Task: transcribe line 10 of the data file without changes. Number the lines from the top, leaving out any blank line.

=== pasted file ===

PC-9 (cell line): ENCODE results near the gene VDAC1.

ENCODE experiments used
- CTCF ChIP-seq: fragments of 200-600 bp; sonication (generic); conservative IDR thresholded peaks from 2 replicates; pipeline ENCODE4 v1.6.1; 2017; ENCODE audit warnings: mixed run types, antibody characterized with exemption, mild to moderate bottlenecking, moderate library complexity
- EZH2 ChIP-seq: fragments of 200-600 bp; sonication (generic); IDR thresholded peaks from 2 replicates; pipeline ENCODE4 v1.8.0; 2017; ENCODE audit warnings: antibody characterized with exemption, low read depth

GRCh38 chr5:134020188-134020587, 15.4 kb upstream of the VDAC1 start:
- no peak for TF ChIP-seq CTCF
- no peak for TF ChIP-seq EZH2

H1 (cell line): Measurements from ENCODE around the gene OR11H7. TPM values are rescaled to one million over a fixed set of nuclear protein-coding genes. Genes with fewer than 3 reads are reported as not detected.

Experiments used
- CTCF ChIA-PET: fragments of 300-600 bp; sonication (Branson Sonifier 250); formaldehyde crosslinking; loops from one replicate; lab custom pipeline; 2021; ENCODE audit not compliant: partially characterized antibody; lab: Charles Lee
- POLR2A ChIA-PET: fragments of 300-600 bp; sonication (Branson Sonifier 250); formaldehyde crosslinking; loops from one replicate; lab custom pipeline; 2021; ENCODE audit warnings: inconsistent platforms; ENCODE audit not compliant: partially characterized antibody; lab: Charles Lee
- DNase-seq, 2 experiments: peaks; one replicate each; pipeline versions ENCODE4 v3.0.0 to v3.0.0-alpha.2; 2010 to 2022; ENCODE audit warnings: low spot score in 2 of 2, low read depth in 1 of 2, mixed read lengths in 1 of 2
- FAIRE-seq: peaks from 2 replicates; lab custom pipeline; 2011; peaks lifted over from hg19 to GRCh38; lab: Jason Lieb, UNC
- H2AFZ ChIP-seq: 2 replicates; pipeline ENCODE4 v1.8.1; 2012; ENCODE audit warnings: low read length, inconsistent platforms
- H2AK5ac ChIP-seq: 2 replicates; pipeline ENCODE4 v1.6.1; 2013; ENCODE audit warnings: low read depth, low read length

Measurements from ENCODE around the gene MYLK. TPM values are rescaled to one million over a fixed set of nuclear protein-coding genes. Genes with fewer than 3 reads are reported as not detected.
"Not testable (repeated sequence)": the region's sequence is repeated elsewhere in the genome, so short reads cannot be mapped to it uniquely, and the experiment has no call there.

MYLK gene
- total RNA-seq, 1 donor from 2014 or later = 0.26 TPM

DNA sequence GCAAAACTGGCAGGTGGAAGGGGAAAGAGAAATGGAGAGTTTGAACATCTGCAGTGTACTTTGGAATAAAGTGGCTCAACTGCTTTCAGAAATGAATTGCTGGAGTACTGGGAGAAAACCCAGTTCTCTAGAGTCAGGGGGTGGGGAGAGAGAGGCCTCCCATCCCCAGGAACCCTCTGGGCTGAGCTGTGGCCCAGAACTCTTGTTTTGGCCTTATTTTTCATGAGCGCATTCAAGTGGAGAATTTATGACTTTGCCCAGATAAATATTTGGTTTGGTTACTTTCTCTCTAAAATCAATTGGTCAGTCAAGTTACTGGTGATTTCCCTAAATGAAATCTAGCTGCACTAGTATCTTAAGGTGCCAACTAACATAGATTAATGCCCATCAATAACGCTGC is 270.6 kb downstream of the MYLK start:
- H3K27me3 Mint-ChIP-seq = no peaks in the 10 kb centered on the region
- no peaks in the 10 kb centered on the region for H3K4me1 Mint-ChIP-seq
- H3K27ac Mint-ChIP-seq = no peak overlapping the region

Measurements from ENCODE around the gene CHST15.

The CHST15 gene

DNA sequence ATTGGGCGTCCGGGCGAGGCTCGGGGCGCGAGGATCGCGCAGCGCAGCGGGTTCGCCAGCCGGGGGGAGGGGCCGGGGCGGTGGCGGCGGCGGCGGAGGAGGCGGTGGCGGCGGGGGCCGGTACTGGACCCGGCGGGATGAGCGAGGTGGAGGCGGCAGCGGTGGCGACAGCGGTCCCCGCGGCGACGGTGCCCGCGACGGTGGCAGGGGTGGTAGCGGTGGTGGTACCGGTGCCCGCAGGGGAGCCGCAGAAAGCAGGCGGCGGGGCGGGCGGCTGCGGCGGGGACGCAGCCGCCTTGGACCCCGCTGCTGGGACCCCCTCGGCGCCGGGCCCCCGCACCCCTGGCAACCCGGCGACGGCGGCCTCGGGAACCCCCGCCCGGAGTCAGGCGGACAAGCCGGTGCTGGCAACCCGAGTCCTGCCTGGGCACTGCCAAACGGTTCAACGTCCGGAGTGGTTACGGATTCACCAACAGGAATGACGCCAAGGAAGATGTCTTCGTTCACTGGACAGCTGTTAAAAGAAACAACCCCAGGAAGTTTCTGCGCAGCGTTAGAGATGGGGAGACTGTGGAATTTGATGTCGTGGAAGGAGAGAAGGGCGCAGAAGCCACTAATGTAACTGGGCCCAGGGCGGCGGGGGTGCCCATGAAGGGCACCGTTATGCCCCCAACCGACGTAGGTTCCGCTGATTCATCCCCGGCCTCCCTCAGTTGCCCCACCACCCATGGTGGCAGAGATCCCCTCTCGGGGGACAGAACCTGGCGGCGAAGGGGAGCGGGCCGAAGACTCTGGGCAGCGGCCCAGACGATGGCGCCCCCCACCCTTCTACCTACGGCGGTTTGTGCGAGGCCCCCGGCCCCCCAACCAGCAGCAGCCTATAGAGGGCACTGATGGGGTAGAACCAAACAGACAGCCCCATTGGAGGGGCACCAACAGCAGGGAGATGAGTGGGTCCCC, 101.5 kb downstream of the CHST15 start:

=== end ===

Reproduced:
- CTCF ChIA-PET: fragments of 300-600 bp; sonication (Branson Sonifier 250); formaldehyde crosslinking; loops from one replicate; lab custom pipeline; 2021; ENCODE audit not compliant: partially characterized antibody; lab: Charles Lee